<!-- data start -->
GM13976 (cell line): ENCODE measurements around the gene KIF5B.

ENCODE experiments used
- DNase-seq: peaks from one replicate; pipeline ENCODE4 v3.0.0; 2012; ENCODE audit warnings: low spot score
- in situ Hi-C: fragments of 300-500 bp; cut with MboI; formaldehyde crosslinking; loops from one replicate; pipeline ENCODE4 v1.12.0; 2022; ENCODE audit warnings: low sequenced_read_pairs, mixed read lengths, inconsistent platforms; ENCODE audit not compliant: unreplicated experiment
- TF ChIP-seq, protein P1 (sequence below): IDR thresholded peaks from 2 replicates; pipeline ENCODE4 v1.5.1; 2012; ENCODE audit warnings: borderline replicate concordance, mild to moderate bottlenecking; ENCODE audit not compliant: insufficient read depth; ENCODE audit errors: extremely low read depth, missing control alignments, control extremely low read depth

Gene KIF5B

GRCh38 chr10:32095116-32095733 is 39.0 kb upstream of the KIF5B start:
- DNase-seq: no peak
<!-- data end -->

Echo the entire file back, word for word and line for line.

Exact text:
GM13976 (cell line): ENCODE measurements around the gene KIF5B.

ENCODE experiments used
- DNase-seq: peaks from one replicate; pipeline ENCODE4 v3.0.0; 2012; ENCODE audit warnings: low spot score
- in situ Hi-C: fragments of 300-500 bp; cut with MboI; formaldehyde crosslinking; loops from one replicate; pipeline ENCODE4 v1.12.0; 2022; ENCODE audit warnings: low sequenced_read_pairs, mixed read lengths, inconsistent platforms; ENCODE audit not compliant: unreplicated experiment
- TF ChIP-seq, protein P1 (sequence below): IDR thresholded peaks from 2 replicates; pipeline ENCODE4 v1.5.1; 2012; ENCODE audit warnings: borderline replicate concordance, mild to moderate bottlenecking; ENCODE audit not compliant: insufficient read depth; ENCODE audit errors: extremely low read depth, missing control alignments, control extremely low read depth

Gene KIF5B

GRCh38 chr10:32095116-32095733 is 39.0 kb upstream of the KIF5B start:
- DNase-seq: no peak